Like Jim says, Crowley connected with the archetypal patterns behind the Kerubs and found that the symbolic map he had inherited from the Golden Dawn did not match up with them. But the trouble is that this mis-match (if that is what it is) is pre-Golden Dawn, and is woven into countless other things. To disentangle it all is obviously a big job, but I think this is one of those areas where Crowley was pragmatic and just used the symbol set he was already familiar with.

Basically Crowley knew something was wrong with the traditional sequence. He got Harris to paint on the cards. But that is about as far as he went with it. Someone else is going to have to clean up the mess called 'tradition'.
Top   #24
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Quote:
Originally Posted by Aeon418 View Post
Like Jim says, Crowley connected with the archetypal patterns behind the Kerubs and found that the symbolic map he had inherited from the Golden Dawn did not match up with them. But the trouble is that this mis-match (if that is what it is) is pre-Golden Dawn, and is woven into countless other things. To disentangle it all is obviously a big job, but I think this is one of those areas where Crowley was pragmatic and just used the symbol set he was already familiar with.

Basically Crowley knew something was wrong with the traditional sequence. He got Harris to paint on the cards. But that is about as far as he went with it. Someone else is going to have to clean up the mess called 'tradition'.
Thanks for quoting Jim's comments; they definitely shed more light on the subject. I think if Crowley had lived another 30 years he would have sorted all of this out (at least to his own satisfaction, but we would probably still be gnawing on the bones).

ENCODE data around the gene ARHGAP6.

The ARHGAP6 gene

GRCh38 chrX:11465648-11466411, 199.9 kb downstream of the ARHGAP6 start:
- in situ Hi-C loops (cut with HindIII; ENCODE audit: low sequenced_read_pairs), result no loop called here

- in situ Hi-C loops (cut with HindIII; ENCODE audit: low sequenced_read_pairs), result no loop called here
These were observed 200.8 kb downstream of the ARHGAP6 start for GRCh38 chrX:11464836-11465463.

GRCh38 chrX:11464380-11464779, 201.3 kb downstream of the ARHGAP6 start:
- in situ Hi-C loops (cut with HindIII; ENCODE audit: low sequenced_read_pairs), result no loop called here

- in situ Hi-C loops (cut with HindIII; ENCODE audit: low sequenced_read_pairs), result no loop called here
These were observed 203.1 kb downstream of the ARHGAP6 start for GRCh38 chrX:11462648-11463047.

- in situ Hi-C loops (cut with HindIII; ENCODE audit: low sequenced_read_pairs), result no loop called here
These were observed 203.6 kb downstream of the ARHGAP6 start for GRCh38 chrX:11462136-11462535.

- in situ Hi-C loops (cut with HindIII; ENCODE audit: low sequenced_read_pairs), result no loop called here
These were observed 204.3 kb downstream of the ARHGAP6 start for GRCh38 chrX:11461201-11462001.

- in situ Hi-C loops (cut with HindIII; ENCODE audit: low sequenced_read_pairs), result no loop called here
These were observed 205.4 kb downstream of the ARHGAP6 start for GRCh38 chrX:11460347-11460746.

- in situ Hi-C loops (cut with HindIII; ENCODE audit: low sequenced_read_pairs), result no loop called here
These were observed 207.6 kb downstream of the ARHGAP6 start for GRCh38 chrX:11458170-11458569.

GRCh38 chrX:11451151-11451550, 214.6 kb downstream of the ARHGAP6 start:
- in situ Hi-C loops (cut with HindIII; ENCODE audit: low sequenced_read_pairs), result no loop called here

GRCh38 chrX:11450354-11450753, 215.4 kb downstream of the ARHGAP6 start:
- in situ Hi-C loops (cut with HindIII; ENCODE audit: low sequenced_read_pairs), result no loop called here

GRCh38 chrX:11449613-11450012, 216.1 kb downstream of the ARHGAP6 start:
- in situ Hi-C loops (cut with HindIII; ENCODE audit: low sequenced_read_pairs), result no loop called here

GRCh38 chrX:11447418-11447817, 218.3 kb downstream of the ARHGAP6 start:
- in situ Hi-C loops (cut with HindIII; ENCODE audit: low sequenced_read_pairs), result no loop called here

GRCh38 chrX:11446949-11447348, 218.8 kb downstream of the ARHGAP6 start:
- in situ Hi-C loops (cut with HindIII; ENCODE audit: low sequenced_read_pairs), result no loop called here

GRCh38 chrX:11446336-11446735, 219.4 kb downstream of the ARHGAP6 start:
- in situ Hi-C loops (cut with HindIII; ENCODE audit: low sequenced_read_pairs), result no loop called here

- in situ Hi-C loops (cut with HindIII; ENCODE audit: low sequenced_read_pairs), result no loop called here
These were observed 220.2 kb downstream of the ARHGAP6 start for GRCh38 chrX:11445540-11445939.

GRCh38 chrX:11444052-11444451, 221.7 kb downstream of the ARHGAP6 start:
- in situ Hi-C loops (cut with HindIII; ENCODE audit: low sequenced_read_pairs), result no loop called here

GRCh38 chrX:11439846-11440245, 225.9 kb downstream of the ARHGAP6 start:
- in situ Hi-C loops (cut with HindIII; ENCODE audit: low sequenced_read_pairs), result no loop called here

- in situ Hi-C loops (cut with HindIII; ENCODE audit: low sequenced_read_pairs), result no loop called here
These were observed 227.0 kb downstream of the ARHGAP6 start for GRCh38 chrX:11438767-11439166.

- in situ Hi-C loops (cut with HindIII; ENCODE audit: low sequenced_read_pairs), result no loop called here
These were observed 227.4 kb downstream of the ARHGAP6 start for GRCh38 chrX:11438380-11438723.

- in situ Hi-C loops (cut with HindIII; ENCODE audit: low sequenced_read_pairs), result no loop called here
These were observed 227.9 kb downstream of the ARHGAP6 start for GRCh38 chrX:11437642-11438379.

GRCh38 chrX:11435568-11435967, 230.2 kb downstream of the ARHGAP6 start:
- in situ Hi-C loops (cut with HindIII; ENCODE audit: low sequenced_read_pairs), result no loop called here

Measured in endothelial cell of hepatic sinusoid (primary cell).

My astrological texts put a slightly different but entirely complementary "spin" on the Scorpion-cum-Eagle duality. Scorpio is considered to have a three-fold nature represented by the Scorpion, the Serpent and the Eagle (no mention of Man, but then Man is the "field of operation" upon which these forces work). It's an allegory about degeneration and regeneration, death and resurrection, in which the Eagle takes on the aspect of the Phoenix, the Scorpion symbolizes the self-destructive/procreative release that consumes the Phoenix, and the Serpent the medium of transmutation (watery, as a snake's movement mimics the undulation of waves) by which the Phoenix rises from the ashes (sounds like the Kundalini force to me). The Serpent symbolizes the primal urge to transcend the baser excrescences of one's nature, uniting the lowest with the highest. The Scorpion, bent on eliminating anything superfluous, stokes the flames of self-immolation (or perhaps it perturbates the waters, exciting dissolution), the Serpent, released by the consuming fire (or buoyed by the up-rushing Water), flows upward to find the Sun, the Eagle/Phoenix, loosed from its material bonds, soars into the Air, looking for another Scorpion to invest. Interestingly, although the Eagle can be a carrion-eater (cleaning up after the Scorpion?), the ancients believed the Phoenix fed on Air. These qualities echo the respective Scorpion/Man (Ophiucus) and Eagle (Aquila) correlations to Scorpio and Aquarius that Jim described. They also demonstrate consistency with Crowley's revisions to the Hierophant and Universe cards, and, to a large extent, his use of the symbolism in Death and the Prince of Cups.

Esoteric astrologers are fond of the phrases "a higher octave" and "a higher arc." Hence, Aquarius is a "higher octave" of Scorpio since they are successive "Fixed" signs placed in "Succedent" houses (a double-serving of the "established force" idea) , in a balanced arrangement on the "wheel" with Aquarius farther along the path to self-realization. Aquarius universalizes (Air) what Scorpio releases into solution (Water) through a refining (evaporative?) process. Due to the all-pervading quality of Air, the Eagle in Aquarius has a loftier vantage point and a more trans-personal (11th-house) focus than the Scorpion in its namesake sign; the latter is still crawling on the surface, involved in 8th-house matters (renewal and release; elimination; extraction of essences; sex and regeneration; restoration - in short, the pursuits of Man in his element).

Or so it seems to me . . .
Top   #25